Alberta relaxes COVID-19 rules for artists

Central zone sits at 45 active cases

The provincial government has identified 111 new COVID-19 cases.

Dr. Deena Hinshaw, Alberta’s chief medical officer of health, revealed the latest statistics during a live update Friday afternoon.

There are 1,444 active cases in Alberta – the central zone sits at 45 active cases.

The City of Red Deer is down to 16 active cases, which is one fewer than Thursday. Eighty people in the city have recovered from the virus.

Lacombe County has eight active cases, the City of Lacombe has one active case, Sylvan Lake has six active cases and the City of Wetaskiwin has three active cases.

Provincially, there are 41 people in hospital due to the virus, with six in intensive care. There are currently no hospitalizations in the central zone.

There are 580 active cases in Edmonton, 560 in Calgary, 213 in the north zone, 38 in the south zone and eight in unknown areas.

One new COVID-19-related death was confirmed Friday, however, the provincial total remains at 253 – one previously announced death has been removed after it was determined to not be a death resulting from the virus.

The government is updating its COVID-19 guidance for singing and musical instruments, Hinshaw said during Friday’s update.

“We had originally severely limited indoor singing and use of wind instruments, as there was some evidence indicating that they may pose unique risks of transmitting COVID-19,” she said.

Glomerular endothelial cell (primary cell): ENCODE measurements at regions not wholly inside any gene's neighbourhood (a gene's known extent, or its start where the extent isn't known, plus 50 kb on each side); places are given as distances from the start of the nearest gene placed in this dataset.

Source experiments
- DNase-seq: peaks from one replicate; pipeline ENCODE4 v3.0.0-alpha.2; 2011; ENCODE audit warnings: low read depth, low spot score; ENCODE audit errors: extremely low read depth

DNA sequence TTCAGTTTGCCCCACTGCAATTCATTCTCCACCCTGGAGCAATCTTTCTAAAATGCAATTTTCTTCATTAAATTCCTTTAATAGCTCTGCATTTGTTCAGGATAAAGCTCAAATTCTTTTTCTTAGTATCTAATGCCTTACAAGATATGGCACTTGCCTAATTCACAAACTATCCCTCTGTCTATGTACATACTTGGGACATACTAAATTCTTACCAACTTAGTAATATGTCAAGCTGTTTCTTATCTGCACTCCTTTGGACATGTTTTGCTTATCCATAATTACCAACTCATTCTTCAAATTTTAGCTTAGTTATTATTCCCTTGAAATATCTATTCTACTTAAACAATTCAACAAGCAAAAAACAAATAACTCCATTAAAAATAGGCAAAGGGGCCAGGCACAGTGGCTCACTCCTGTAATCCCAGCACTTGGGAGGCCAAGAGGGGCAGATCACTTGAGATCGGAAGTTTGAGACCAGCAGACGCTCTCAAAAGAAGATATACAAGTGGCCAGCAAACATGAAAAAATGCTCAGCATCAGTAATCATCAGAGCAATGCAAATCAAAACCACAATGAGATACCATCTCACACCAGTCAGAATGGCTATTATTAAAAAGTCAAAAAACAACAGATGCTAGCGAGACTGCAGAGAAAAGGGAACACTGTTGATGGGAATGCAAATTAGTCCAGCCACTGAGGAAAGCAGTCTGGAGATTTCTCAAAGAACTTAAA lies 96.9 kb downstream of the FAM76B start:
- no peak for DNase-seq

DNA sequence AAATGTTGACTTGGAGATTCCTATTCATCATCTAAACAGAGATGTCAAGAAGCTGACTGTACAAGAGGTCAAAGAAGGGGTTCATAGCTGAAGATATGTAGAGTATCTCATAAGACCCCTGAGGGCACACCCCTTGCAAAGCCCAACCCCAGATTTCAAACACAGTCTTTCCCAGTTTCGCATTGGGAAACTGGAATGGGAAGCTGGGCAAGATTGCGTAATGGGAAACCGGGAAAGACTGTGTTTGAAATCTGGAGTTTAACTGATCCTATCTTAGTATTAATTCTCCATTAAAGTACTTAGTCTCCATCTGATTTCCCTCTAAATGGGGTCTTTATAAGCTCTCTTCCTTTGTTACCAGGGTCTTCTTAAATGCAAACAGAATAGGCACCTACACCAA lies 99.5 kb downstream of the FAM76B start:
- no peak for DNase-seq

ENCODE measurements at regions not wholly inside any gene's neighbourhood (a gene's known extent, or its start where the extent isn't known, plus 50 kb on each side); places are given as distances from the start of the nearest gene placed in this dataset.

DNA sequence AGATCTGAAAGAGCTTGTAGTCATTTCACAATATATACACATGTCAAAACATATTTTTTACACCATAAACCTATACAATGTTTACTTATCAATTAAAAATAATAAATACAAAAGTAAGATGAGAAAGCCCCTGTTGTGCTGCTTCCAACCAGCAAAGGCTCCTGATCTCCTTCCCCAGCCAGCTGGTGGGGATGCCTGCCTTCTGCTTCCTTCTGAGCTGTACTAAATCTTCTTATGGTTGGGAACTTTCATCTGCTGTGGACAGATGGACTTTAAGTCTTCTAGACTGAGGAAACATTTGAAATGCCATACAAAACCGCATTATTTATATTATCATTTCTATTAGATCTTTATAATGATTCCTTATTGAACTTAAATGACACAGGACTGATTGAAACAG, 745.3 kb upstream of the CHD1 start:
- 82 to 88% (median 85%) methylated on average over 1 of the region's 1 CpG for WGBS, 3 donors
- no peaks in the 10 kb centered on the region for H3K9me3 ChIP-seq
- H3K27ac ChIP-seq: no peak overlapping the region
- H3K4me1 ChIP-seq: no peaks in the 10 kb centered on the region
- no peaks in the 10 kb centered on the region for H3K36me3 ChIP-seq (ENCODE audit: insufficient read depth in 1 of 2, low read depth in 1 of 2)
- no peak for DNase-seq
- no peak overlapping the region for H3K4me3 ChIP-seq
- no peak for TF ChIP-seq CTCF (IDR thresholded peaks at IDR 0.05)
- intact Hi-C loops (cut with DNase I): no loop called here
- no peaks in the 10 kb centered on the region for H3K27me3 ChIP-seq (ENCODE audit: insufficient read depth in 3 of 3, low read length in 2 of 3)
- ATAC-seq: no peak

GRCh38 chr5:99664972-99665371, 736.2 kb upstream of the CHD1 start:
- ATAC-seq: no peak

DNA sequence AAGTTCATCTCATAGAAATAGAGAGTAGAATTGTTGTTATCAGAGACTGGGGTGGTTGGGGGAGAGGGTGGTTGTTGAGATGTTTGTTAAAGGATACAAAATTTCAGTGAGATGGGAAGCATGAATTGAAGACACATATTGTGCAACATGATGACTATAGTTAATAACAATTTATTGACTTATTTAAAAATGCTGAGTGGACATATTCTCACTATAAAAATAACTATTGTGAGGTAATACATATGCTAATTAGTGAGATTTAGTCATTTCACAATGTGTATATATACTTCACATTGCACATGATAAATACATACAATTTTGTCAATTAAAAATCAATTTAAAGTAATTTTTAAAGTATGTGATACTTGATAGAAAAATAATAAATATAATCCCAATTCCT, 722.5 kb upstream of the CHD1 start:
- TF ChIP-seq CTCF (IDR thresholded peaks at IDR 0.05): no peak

“After reviewing the spread of the virus and measures in place in other jurisdictions, we have seen emerging evidence that these activities can be done safely if rigorous and proper precautions are in place.”

Hinshaw said update guidelines are posted online, that allow limited band practises, singing and wind instrument concerts provided distancing, enhanced cleaning and other precautions are implemented.

Choirs are able to begin again with size limits and masking while singing, but the audience is still not allowed and congregational singing in faith settings is still discouraged.

“I want to stress that gathering limits have not changed and dance floors are still not allowed, as we cannot safely mitigate the risk of exposure with these activities,” said Hinshaw.

In Alberta, 1,084,670 tests have been completed and 13,718 people have recovered from the virus.



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